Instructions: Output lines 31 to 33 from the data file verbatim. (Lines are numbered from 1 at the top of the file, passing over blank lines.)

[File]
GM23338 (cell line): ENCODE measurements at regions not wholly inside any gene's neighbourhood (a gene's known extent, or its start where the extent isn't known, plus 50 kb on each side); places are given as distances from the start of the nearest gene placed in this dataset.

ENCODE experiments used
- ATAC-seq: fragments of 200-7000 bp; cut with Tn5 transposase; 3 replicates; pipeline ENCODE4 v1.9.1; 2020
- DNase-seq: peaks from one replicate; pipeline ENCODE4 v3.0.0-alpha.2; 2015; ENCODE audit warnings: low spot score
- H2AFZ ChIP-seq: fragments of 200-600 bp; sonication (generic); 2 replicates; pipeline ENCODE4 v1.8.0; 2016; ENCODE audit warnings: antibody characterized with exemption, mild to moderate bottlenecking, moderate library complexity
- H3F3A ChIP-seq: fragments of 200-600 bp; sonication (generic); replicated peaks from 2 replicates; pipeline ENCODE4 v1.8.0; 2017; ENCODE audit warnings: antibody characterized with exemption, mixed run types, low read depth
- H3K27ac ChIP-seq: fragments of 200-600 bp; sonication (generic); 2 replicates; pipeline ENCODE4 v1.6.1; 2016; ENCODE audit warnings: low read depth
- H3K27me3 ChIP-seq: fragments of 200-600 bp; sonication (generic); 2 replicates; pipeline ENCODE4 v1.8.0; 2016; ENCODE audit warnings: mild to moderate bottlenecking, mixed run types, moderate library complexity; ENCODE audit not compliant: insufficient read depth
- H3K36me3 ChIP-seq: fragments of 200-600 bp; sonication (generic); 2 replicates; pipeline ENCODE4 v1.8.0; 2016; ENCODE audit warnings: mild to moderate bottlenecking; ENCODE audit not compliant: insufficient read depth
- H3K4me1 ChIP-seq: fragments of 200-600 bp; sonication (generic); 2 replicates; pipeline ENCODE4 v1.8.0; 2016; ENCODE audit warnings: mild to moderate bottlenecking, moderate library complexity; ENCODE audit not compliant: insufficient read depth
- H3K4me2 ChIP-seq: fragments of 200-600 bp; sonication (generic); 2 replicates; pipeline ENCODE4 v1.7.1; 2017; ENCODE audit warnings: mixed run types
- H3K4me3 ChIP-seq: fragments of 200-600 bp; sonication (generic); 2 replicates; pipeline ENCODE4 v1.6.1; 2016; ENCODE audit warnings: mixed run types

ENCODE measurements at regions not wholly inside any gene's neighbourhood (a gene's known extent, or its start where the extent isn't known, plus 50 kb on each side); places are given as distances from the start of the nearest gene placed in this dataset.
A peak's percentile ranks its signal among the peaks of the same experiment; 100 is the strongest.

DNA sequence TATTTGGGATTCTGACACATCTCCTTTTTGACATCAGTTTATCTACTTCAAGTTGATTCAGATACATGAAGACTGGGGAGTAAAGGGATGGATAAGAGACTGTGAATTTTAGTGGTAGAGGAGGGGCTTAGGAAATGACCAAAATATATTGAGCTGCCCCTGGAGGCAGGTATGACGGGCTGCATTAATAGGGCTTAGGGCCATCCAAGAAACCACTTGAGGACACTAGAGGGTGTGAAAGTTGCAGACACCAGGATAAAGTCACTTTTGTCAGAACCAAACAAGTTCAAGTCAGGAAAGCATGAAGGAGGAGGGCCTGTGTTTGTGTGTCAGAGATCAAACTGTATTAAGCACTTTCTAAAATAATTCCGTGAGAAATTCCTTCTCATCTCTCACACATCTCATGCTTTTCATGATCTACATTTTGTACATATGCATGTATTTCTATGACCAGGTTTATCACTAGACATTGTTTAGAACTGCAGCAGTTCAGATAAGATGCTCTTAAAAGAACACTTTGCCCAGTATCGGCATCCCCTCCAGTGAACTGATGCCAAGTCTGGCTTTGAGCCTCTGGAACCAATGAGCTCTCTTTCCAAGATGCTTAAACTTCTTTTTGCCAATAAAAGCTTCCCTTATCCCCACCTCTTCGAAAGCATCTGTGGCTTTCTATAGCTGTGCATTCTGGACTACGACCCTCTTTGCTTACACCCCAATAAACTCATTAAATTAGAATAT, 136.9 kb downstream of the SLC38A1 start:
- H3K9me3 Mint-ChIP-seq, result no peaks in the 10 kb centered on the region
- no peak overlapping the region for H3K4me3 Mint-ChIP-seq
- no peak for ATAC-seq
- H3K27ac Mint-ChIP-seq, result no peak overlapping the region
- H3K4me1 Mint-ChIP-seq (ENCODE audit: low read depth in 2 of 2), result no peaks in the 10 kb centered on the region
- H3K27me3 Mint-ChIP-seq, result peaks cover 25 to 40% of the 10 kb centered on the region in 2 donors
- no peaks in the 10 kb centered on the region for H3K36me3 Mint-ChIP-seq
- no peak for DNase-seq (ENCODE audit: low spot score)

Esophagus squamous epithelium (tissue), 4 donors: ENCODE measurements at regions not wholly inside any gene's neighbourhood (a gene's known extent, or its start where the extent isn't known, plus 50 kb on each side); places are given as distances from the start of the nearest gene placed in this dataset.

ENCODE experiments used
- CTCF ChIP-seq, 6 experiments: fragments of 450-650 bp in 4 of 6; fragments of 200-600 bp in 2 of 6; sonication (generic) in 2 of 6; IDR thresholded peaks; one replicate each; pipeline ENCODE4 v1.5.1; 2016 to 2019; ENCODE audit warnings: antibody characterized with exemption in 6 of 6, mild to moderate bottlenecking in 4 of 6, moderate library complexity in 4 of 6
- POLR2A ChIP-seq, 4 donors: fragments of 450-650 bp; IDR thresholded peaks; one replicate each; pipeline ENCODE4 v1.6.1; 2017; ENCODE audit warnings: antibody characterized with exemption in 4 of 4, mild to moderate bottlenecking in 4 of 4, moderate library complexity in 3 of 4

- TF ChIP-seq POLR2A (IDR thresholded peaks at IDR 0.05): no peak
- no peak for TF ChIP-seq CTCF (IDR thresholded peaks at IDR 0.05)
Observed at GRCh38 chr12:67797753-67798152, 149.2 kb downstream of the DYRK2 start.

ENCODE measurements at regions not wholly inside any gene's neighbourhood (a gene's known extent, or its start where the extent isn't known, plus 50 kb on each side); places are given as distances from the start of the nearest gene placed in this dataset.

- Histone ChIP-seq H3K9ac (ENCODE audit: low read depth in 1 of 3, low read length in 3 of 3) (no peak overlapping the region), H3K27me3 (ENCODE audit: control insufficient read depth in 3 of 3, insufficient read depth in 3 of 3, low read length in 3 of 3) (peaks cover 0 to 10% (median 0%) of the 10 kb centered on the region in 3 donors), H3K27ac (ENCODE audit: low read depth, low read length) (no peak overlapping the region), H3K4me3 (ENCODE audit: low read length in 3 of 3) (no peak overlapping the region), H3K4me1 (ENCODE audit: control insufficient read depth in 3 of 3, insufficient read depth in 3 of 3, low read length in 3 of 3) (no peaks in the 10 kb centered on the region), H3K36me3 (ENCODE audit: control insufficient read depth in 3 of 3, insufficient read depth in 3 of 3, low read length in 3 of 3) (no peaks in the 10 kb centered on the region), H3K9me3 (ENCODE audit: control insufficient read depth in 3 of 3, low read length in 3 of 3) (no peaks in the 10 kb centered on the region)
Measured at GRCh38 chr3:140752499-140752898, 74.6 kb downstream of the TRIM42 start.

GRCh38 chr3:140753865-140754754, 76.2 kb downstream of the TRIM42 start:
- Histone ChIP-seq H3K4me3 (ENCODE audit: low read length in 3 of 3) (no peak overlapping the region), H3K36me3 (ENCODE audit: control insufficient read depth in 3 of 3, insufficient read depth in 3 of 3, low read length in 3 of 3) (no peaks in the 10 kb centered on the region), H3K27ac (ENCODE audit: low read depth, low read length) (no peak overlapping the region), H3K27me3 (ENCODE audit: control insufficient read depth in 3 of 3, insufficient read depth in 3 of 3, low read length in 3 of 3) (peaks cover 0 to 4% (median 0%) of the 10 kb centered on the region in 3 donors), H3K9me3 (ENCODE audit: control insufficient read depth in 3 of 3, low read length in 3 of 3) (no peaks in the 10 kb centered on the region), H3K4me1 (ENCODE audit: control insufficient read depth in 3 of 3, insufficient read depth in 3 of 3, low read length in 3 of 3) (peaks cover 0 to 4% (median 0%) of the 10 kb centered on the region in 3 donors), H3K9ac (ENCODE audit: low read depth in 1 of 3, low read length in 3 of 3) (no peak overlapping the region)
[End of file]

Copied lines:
ENCODE measurements at regions not wholly inside any gene's neighbourhood (a gene's known extent, or its start where the extent isn't known, plus 50 kb on each side); places are given as distances from the start of the nearest gene placed in this dataset.

- Histone ChIP-seq H3K9ac (ENCODE audit: low read depth in 1 of 3, low read length in 3 of 3) (no peak overlapping the region), H3K27me3 (ENCODE audit: control insufficient read depth in 3 of 3, insufficient read depth in 3 of 3, low read length in 3 of 3) (peaks cover 0 to 10% (median 0%) of the 10 kb centered on the region in 3 donors), H3K27ac (ENCODE audit: low read depth, low read length) (no peak overlapping the region), H3K4me3 (ENCODE audit: low read length in 3 of 3) (no peak overlapping the region), H3K4me1 (ENCODE audit: control insufficient read depth in 3 of 3, insufficient read depth in 3 of 3, low read length in 3 of 3) (no peaks in the 10 kb centered on the region), H3K36me3 (ENCODE audit: control insufficient read depth in 3 of 3, insufficient read depth in 3 of 3, low read length in 3 of 3) (no peaks in the 10 kb centered on the region), H3K9me3 (ENCODE audit: control insufficient read depth in 3 of 3, low read length in 3 of 3) (no peaks in the 10 kb centered on the region)
Measured at GRCh38 chr3:140752499-140752898, 74.6 kb downstream of the TRIM42 start.